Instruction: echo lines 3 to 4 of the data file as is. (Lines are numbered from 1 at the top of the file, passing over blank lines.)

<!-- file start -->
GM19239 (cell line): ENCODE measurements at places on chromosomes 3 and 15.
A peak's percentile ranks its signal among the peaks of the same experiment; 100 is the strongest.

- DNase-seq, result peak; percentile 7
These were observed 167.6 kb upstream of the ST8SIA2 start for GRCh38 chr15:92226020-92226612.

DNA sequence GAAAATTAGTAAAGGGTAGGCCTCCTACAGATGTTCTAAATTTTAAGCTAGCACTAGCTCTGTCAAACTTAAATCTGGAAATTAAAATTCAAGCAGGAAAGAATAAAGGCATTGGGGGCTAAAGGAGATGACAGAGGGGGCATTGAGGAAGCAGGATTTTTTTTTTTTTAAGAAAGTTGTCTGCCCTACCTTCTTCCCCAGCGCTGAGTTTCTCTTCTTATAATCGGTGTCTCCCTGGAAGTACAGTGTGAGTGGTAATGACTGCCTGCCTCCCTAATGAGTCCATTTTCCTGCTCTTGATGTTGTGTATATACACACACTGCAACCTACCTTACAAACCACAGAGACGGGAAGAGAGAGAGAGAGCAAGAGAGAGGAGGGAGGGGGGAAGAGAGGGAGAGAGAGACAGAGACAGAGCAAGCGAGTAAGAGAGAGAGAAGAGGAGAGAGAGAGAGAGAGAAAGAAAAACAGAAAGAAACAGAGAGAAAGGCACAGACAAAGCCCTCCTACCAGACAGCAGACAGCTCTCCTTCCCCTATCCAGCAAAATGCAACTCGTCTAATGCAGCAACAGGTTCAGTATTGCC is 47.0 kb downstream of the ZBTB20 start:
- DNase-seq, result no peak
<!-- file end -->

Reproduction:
- DNase-seq, result peak; percentile 7
These were observed 167.6 kb upstream of the ST8SIA2 start for GRCh38 chr15:92226020-92226612.